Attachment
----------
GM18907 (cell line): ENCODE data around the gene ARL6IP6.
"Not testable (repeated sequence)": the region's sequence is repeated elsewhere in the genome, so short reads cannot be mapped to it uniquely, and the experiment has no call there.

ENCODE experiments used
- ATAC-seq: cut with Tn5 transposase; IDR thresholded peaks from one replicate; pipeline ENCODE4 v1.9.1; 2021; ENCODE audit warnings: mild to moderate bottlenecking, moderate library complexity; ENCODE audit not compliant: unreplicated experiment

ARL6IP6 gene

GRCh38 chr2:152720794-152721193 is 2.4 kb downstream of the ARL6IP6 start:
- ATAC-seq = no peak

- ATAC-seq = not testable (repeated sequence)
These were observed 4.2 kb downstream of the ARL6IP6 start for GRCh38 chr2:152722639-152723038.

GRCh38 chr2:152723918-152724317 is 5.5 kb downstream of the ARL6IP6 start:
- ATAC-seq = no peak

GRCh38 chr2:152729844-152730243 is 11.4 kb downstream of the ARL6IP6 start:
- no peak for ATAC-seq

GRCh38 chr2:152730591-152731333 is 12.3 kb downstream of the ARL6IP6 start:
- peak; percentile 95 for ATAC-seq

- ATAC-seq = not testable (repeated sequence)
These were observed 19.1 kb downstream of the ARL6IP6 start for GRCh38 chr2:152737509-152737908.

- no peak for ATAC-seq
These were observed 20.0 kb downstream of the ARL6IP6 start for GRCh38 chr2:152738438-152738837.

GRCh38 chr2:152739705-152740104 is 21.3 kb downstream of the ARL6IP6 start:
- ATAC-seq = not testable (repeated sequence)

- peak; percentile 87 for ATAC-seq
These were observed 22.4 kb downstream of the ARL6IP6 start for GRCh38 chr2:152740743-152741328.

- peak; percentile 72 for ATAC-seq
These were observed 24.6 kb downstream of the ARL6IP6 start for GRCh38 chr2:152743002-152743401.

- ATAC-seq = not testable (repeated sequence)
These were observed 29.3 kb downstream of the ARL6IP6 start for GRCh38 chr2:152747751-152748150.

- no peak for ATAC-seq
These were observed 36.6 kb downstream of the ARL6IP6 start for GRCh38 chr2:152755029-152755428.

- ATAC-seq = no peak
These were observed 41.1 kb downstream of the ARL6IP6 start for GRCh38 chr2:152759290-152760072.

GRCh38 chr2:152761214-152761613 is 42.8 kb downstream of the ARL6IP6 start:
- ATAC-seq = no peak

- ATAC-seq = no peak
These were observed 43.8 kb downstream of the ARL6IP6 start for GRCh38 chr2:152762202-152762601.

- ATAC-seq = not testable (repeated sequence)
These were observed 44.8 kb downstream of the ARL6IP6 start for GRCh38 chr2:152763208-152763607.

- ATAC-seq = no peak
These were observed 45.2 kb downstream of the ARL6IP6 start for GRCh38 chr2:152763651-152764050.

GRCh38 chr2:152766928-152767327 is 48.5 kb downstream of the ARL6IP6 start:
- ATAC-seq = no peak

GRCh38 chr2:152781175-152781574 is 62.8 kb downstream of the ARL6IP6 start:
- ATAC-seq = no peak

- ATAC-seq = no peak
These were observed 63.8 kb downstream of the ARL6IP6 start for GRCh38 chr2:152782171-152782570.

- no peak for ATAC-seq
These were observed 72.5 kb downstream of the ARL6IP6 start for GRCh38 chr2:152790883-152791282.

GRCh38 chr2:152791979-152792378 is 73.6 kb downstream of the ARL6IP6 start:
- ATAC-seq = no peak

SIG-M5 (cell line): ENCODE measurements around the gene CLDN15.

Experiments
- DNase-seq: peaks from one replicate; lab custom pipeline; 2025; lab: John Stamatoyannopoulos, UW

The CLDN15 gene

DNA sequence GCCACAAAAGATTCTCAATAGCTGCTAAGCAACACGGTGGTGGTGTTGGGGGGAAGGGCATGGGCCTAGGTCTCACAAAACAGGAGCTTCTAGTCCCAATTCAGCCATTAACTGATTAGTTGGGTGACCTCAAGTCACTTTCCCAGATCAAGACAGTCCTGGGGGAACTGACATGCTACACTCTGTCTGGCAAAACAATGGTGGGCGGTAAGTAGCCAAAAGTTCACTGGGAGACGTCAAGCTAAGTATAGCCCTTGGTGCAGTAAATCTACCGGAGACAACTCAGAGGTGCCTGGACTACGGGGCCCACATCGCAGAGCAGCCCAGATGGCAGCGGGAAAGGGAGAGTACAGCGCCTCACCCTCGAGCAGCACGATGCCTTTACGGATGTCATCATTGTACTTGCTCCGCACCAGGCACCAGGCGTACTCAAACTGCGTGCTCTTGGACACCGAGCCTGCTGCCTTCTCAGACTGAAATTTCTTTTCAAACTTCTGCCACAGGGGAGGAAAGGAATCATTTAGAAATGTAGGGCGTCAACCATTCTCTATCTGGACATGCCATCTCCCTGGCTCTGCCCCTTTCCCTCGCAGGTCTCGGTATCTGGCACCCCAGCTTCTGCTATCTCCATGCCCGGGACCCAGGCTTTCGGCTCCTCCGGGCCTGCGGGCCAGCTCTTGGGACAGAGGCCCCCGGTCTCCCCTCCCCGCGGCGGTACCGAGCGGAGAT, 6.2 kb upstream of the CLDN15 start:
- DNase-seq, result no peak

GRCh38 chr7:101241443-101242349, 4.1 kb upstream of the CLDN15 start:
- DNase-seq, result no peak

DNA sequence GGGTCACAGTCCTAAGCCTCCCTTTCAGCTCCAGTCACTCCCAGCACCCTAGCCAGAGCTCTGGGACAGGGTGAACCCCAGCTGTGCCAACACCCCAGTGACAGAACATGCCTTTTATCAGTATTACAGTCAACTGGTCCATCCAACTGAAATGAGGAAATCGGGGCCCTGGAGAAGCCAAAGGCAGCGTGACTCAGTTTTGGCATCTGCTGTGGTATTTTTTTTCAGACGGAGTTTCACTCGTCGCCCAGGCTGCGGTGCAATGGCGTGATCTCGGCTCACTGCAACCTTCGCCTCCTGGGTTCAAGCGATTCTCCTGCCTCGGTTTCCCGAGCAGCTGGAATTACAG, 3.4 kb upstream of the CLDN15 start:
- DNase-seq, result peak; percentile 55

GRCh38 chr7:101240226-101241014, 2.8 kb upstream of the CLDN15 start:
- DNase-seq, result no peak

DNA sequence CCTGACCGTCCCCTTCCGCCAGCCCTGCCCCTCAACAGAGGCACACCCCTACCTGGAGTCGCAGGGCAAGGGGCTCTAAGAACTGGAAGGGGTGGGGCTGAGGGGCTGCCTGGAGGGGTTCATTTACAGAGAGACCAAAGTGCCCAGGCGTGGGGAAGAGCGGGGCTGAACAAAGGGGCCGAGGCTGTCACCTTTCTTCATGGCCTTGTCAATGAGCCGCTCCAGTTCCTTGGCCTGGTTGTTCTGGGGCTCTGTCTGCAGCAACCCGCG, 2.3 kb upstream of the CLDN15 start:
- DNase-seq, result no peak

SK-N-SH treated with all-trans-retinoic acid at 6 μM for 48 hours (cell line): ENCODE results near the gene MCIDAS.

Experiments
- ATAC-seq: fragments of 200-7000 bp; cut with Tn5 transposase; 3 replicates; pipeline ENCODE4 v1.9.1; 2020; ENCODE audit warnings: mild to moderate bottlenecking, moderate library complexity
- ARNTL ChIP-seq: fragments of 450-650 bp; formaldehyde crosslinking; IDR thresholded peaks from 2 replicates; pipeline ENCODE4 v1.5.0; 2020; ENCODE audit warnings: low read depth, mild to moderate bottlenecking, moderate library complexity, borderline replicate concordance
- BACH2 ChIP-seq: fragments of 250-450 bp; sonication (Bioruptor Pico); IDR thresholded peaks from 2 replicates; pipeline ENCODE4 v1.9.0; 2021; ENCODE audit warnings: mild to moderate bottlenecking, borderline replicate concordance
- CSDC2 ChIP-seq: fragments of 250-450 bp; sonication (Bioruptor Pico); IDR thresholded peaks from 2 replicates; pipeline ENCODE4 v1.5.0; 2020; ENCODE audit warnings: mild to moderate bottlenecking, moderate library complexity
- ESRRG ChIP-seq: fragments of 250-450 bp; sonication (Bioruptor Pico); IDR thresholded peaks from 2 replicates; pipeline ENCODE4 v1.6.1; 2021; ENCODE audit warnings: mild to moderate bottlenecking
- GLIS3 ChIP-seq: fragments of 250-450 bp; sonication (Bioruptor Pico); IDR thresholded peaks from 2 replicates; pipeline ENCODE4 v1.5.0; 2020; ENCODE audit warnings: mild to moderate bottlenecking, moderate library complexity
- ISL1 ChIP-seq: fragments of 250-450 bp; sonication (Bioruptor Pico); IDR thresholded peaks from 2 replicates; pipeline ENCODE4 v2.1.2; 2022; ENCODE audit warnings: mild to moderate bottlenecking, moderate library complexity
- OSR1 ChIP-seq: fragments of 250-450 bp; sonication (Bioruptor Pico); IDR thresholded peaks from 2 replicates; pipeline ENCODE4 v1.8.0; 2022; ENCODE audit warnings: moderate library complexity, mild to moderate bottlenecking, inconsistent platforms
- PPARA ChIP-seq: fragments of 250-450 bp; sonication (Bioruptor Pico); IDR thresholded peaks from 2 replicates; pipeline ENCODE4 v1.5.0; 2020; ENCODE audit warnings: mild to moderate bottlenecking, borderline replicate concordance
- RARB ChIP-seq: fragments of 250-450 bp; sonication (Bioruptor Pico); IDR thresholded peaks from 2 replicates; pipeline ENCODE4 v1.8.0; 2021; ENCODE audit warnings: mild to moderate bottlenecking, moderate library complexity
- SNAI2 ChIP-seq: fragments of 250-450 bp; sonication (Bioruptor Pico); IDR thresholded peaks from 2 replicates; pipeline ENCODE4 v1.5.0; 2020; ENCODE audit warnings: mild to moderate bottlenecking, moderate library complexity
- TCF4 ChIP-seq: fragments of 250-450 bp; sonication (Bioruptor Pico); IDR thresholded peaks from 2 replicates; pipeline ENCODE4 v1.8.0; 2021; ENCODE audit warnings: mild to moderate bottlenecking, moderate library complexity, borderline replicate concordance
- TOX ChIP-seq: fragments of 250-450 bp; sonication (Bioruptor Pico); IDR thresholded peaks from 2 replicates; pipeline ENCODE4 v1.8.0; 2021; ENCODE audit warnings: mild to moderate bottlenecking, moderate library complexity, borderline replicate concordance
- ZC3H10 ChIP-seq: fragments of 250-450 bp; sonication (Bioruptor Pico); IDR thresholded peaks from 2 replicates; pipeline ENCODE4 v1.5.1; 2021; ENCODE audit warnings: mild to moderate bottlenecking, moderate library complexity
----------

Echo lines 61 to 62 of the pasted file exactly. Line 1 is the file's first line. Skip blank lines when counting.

- DNase-seq, result no peak

DNA sequence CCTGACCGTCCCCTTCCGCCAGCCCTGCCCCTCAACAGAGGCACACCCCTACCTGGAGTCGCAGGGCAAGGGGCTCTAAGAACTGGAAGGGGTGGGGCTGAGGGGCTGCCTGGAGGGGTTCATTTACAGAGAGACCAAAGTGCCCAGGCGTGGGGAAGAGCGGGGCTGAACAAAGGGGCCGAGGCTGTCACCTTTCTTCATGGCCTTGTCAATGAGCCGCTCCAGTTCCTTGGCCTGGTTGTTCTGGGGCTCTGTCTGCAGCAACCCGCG, 2.3 kb upstream of the CLDN15 start: